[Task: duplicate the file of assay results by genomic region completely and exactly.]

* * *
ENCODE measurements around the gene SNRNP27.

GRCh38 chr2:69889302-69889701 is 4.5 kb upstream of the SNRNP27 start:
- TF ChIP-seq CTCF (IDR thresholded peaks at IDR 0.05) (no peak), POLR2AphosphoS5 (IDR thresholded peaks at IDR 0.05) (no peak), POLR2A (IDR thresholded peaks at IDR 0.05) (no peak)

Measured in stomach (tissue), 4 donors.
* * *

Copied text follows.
ENCODE measurements around the gene SNRNP27.

GRCh38 chr2:69889302-69889701 is 4.5 kb upstream of the SNRNP27 start:
- TF ChIP-seq CTCF (IDR thresholded peaks at IDR 0.05) (no peak), POLR2AphosphoS5 (IDR thresholded peaks at IDR 0.05) (no peak), POLR2A (IDR thresholded peaks at IDR 0.05) (no peak)

Measured in stomach (tissue), 4 donors.